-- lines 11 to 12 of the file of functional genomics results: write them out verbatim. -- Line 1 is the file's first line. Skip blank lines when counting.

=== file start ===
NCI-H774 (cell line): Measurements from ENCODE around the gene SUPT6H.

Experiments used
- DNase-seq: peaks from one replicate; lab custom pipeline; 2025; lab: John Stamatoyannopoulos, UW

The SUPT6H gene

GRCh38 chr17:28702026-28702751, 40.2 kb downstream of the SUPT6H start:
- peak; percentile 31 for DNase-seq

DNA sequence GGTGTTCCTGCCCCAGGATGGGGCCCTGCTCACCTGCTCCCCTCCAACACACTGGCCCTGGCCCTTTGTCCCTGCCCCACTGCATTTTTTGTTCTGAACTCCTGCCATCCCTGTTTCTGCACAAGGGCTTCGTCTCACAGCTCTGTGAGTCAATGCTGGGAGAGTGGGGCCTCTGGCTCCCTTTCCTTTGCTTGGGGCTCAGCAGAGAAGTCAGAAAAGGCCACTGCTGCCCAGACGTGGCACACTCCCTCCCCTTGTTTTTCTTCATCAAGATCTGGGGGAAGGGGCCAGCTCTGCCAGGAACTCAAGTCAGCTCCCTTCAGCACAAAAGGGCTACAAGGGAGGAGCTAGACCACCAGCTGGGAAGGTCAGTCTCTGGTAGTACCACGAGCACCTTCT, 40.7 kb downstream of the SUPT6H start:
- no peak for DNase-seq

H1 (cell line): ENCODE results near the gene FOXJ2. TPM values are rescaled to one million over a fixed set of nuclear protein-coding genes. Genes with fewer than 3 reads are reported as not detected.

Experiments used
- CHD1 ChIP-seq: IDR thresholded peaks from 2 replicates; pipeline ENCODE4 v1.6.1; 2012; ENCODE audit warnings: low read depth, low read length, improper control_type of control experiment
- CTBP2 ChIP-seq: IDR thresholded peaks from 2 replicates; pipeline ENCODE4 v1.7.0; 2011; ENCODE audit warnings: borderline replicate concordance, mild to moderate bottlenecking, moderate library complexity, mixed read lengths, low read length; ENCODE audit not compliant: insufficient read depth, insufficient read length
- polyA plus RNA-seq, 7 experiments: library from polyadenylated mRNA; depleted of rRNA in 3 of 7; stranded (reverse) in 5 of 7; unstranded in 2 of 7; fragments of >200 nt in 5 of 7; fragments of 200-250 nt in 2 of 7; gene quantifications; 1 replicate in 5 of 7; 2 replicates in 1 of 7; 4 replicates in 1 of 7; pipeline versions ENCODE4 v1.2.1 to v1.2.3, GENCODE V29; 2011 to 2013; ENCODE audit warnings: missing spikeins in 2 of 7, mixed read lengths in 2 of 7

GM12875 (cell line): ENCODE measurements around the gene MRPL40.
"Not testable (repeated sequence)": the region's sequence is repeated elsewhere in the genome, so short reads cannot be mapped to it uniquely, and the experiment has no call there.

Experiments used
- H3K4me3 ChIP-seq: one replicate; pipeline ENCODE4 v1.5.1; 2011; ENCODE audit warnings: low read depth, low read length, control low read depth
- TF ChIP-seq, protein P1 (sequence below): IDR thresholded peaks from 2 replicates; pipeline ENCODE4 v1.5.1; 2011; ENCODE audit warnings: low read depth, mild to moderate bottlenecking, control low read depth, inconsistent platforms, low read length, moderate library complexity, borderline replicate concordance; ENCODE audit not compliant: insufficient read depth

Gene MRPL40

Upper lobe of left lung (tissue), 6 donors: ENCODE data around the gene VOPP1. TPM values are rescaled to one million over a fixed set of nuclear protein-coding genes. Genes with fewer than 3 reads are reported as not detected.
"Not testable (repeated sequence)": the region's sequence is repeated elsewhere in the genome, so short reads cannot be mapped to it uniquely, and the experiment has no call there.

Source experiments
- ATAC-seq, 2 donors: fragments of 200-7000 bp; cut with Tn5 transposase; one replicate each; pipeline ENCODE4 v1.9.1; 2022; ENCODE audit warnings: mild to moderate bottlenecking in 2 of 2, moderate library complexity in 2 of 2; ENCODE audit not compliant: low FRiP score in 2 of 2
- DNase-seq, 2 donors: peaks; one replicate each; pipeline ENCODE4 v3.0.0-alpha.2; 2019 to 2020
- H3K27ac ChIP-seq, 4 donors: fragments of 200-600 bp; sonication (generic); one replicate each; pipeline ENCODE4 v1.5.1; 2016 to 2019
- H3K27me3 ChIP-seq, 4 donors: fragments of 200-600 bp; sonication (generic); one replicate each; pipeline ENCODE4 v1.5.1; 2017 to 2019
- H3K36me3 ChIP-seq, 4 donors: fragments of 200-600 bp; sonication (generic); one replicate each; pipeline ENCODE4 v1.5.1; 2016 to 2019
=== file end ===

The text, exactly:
- CHD1 ChIP-seq: IDR thresholded peaks from 2 replicates; pipeline ENCODE4 v1.6.1; 2012; ENCODE audit warnings: low read depth, low read length, improper control_type of control experiment
- CTBP2 ChIP-seq: IDR thresholded peaks from 2 replicates; pipeline ENCODE4 v1.7.0; 2011; ENCODE audit warnings: borderline replicate concordance, mild to moderate bottlenecking, moderate library complexity, mixed read lengths, low read length; ENCODE audit not compliant: insufficient read depth, insufficient read length